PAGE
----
President Obama enjoyed a rare event during his recent trip to Ethiopia — one that only a handful of scientists, including ASU’s Donald Johanson

In the jungles of South America, it is believed that around 50 indigenous societies live with no or limited contact with the outside world.

Open-access imagery is changing the face of archaeology, and that may not be a good thing.

Across the globe, obesity is growing at an alarming rate, especially among society’s youngest members.

Each time the ruins of Teotihuacan divulge a secret, a new mystery seems to arise.

How do humans obtain and transmit information in their social environments? What are the evolutionary foundations of human deception? How does human behavior vary across cultures?

Like something out of “CSI” or “Bones,” researchers at Arizona State University are working to solve the mysteries of unidentified human remains – and just as on those TV shows, science plays a key

Always passionate about cross-cultural learning and issues of poverty, recent ASU graduate Allison Weidemann found her way into the field of global health during a life-altering trip to Haiti with

Every year, dozens – sometimes hundreds – of migrants from Mexico and Central America die of exposure, thirst, violence or natural causes in the deserts of southern Arizona.

Over thousands of years, indigenous peoples carved their marks into the boulders of the Hedgpeth Hills, creating the largest concentration of Native American rock art in the Phoenix area.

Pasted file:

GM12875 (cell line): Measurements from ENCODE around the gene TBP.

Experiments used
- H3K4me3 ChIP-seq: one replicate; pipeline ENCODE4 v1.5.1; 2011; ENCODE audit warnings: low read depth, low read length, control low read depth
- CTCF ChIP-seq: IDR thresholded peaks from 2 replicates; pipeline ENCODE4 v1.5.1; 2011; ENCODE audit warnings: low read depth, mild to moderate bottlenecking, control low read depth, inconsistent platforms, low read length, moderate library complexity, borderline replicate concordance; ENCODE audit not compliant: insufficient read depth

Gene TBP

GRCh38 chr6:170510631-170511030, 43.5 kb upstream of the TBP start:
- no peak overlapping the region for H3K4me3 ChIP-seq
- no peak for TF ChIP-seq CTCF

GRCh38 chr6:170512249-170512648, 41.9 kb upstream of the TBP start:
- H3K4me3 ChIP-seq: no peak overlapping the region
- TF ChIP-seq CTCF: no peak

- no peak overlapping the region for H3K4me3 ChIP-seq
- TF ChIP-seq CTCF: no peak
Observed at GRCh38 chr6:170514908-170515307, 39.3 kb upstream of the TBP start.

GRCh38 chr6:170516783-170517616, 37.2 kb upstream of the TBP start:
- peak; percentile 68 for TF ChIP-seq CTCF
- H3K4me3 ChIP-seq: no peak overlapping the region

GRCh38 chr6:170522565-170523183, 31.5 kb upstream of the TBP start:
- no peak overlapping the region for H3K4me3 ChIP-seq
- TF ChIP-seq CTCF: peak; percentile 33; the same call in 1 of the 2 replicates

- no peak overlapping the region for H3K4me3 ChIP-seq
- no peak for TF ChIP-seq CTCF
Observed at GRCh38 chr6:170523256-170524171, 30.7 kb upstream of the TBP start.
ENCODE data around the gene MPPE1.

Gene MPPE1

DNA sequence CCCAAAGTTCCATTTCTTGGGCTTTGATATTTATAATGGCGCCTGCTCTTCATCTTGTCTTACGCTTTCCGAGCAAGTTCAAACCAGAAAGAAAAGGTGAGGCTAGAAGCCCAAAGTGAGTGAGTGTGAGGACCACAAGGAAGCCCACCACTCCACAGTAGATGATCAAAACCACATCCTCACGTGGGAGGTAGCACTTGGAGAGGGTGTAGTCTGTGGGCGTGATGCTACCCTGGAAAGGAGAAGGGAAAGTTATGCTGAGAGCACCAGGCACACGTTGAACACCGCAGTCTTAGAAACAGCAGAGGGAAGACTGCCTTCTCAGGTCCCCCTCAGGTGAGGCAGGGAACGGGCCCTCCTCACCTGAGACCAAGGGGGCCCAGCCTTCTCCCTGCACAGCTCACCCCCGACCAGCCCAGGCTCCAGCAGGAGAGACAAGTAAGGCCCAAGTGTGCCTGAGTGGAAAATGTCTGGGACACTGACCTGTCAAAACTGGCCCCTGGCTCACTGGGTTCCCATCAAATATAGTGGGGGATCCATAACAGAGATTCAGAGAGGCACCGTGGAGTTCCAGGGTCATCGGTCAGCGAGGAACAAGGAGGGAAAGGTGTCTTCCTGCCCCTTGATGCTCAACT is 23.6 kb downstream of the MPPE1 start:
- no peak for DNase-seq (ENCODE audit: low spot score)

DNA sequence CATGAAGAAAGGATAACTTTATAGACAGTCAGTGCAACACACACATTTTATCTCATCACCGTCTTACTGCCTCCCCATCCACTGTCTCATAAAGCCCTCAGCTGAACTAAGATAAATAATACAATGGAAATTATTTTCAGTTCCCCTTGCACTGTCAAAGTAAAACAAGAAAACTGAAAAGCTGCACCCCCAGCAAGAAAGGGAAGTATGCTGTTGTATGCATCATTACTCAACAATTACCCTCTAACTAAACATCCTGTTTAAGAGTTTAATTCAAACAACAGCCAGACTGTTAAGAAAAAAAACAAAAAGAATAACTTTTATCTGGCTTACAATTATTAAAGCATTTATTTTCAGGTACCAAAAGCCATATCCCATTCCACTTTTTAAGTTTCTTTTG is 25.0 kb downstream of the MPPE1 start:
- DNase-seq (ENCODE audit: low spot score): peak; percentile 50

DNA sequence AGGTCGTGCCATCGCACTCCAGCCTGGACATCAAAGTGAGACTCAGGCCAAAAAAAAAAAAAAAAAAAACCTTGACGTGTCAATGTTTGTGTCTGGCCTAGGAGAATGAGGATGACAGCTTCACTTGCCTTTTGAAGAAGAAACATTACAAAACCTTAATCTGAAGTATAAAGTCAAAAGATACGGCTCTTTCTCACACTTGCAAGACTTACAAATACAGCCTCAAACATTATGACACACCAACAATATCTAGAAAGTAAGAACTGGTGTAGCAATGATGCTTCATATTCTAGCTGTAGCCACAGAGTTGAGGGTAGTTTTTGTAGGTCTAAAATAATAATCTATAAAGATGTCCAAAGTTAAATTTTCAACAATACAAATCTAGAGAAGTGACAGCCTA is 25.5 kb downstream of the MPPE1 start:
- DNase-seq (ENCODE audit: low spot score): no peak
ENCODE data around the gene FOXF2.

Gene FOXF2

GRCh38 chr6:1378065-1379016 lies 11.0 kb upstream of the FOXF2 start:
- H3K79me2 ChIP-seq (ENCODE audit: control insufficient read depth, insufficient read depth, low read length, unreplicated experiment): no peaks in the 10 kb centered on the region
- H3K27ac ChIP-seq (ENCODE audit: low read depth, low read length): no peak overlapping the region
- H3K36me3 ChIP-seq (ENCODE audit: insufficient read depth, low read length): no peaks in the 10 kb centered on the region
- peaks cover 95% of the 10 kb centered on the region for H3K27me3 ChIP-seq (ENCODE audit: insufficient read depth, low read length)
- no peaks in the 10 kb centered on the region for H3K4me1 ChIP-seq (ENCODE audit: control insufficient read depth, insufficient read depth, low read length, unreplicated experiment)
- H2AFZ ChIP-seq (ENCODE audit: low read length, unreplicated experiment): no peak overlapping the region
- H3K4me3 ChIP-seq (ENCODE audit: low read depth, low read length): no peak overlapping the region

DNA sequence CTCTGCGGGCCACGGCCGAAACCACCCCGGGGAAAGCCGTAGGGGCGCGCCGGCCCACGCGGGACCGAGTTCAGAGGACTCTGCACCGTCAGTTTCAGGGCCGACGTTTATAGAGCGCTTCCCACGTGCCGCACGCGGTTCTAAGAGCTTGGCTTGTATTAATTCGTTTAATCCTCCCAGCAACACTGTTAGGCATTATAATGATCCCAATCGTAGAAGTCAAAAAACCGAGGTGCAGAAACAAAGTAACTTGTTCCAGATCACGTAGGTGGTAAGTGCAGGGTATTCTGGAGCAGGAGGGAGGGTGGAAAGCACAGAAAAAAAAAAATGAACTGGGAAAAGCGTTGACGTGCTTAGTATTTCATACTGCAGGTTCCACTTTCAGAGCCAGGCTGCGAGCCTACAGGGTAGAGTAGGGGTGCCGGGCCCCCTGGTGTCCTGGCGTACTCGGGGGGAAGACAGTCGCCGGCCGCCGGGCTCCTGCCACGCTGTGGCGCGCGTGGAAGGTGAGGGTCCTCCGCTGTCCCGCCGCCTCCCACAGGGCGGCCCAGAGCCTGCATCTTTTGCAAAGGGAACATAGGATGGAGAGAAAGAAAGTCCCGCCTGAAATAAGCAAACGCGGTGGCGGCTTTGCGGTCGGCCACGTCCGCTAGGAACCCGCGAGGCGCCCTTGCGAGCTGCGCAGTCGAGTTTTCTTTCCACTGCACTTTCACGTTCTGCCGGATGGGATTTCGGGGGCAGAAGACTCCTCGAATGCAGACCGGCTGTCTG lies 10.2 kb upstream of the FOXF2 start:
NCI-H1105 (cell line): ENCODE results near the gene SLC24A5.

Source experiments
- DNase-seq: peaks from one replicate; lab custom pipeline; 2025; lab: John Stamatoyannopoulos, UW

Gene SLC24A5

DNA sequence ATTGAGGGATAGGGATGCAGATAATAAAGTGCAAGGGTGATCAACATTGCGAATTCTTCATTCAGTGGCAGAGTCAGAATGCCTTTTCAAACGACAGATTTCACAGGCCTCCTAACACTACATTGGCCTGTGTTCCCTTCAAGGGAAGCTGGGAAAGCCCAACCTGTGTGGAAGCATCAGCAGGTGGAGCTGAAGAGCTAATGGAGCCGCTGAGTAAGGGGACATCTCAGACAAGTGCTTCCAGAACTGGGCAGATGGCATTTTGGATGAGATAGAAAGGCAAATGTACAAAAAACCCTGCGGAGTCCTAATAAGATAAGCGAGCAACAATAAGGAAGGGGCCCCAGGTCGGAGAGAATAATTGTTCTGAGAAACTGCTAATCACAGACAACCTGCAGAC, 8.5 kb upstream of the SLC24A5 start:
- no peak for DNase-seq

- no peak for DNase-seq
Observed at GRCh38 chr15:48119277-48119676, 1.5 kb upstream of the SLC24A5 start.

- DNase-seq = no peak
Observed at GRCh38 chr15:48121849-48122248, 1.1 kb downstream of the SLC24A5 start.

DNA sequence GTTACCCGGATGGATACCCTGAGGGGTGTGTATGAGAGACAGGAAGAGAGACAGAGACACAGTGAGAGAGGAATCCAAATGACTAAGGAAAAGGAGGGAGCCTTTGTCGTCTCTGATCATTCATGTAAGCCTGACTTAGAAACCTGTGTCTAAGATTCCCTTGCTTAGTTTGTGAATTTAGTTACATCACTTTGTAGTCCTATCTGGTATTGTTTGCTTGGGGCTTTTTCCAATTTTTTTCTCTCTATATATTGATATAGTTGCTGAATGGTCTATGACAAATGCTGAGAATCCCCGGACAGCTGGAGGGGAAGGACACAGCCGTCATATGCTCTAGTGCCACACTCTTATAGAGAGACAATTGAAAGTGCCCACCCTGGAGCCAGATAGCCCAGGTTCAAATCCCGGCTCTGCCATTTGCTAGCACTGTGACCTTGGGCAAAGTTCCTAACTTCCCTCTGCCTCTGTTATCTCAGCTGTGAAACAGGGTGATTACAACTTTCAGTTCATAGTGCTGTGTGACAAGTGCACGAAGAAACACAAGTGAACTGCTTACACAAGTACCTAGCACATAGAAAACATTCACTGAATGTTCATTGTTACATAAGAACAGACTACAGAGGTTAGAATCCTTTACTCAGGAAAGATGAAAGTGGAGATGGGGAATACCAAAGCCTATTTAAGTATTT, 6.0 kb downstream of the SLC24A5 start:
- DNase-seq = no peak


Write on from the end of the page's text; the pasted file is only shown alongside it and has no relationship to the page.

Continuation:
Arizona State University global health juniors Annie Carson and Nirali Patel, both winners of the 2015 Circumnavigator Award, will travel over summer to six countries for an independent research pr

Editor's note: This story is being highlighted in ASU Now's year in review.

Large urban centers tend to be laid out similarly, and according to a recent study, they also tend to follow the same patterns of growth – and have since ancient times.

Arizona State University alum Blake Thomson has been named one of 40 Gates Cambridge Scholars from the U.S.

Mummies excavated nearly a century ago are yielding new information about past lifeways through work conducted in Arizona State University’s Arch

The first historic study of risk of death linked to the survival of skull fracture was recently conducted by an international research team.

Arizona State University and the Santa Fe Institute (SFI) will officially launch a research and educational collaboration to advance understanding of problems that stretch across complex biological

Renowned cultural anthropologist H.

Five Arizona State University undergraduates have been awarded the Benjamin A. Gilman International Scholarship to study abroad.


As a freshman, Cecilia Chou knew that she wanted to study piano performance. She’d been playing since the age of three, and her mother and sister before her had both studied piano.

Arizona State University undergrads Annie Carson and Nirali Patel have been named 2015 Circumnavigator Award winners.

Arizona State University’s applied mathematics for the life and social sciences program is designed to equip students to use math modeling and computation in the resolution of real-world problems.

Arizona is one of the best locations for encountering petroglyphs – images carved into the surfaces of stones by past peoples.

Charis Royal may be an undergraduate, but she is already conducting research that could lead to improvements in disease detection and emergency response to pandemics.

Maximilian Bourque has been a dancer for most of his life – 14 years to be exact. Tap is his forte.

A new exhibit at Pueblo Grande Museum highlights Hohokam pottery and recent findings regarding its pr